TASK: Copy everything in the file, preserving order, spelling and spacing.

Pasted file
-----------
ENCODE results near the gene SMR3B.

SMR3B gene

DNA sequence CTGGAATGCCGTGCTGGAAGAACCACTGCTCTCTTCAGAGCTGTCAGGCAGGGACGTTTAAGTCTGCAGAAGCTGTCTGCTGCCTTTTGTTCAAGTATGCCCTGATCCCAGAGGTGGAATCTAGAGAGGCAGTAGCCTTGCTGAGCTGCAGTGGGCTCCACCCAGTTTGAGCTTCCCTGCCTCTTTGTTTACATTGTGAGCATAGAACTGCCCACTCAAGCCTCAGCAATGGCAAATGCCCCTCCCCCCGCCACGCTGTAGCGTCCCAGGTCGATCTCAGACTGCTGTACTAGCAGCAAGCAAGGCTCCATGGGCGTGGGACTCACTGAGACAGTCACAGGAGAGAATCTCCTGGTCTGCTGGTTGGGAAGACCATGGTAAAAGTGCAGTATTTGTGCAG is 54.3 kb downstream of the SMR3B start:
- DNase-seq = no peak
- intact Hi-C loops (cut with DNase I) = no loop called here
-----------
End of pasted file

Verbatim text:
ENCODE results near the gene SMR3B.

SMR3B gene

DNA sequence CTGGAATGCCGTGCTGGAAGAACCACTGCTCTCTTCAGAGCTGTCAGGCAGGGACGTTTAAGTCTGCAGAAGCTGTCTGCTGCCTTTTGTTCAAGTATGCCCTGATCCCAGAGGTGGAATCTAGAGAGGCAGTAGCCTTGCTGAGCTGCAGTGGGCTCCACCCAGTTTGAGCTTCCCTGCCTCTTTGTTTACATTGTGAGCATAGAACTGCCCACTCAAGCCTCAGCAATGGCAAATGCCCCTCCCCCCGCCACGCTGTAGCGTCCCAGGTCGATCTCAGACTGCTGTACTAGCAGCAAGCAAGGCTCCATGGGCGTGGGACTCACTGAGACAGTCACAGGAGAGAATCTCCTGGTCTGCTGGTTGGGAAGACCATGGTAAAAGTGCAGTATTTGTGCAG is 54.3 kb downstream of the SMR3B start:
- DNase-seq = no peak
- intact Hi-C loops (cut with DNase I) = no loop called here